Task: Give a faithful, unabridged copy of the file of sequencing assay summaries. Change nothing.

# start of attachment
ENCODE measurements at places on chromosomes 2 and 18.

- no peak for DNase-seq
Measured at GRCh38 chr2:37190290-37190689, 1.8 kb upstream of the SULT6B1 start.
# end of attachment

ENCODE measurements at places on chromosomes 2 and 18.

- no peak for DNase-seq
Measured at GRCh38 chr2:37190290-37190689, 1.8 kb upstream of the SULT6B1 start.